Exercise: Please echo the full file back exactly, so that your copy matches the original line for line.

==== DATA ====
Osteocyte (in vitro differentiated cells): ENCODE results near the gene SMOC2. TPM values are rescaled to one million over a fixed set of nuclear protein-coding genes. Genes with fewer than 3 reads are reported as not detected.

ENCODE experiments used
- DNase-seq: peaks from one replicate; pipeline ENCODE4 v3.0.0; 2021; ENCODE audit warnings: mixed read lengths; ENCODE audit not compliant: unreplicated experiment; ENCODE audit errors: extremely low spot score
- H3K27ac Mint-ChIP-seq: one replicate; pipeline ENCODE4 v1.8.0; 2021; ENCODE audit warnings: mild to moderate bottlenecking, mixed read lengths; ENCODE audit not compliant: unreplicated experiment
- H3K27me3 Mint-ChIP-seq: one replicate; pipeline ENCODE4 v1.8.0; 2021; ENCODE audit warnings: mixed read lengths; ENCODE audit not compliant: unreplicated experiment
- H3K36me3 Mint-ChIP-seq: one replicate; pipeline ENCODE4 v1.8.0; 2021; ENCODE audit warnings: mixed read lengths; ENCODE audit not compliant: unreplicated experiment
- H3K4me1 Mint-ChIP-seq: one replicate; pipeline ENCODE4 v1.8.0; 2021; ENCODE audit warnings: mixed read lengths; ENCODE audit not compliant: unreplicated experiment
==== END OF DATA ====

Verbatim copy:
Osteocyte (in vitro differentiated cells): ENCODE results near the gene SMOC2. TPM values are rescaled to one million over a fixed set of nuclear protein-coding genes. Genes with fewer than 3 reads are reported as not detected.

ENCODE experiments used
- DNase-seq: peaks from one replicate; pipeline ENCODE4 v3.0.0; 2021; ENCODE audit warnings: mixed read lengths; ENCODE audit not compliant: unreplicated experiment; ENCODE audit errors: extremely low spot score
- H3K27ac Mint-ChIP-seq: one replicate; pipeline ENCODE4 v1.8.0; 2021; ENCODE audit warnings: mild to moderate bottlenecking, mixed read lengths; ENCODE audit not compliant: unreplicated experiment
- H3K27me3 Mint-ChIP-seq: one replicate; pipeline ENCODE4 v1.8.0; 2021; ENCODE audit warnings: mixed read lengths; ENCODE audit not compliant: unreplicated experiment
- H3K36me3 Mint-ChIP-seq: one replicate; pipeline ENCODE4 v1.8.0; 2021; ENCODE audit warnings: mixed read lengths; ENCODE audit not compliant: unreplicated experiment
- H3K4me1 Mint-ChIP-seq: one replicate; pipeline ENCODE4 v1.8.0; 2021; ENCODE audit warnings: mixed read lengths; ENCODE audit not compliant: unreplicated experiment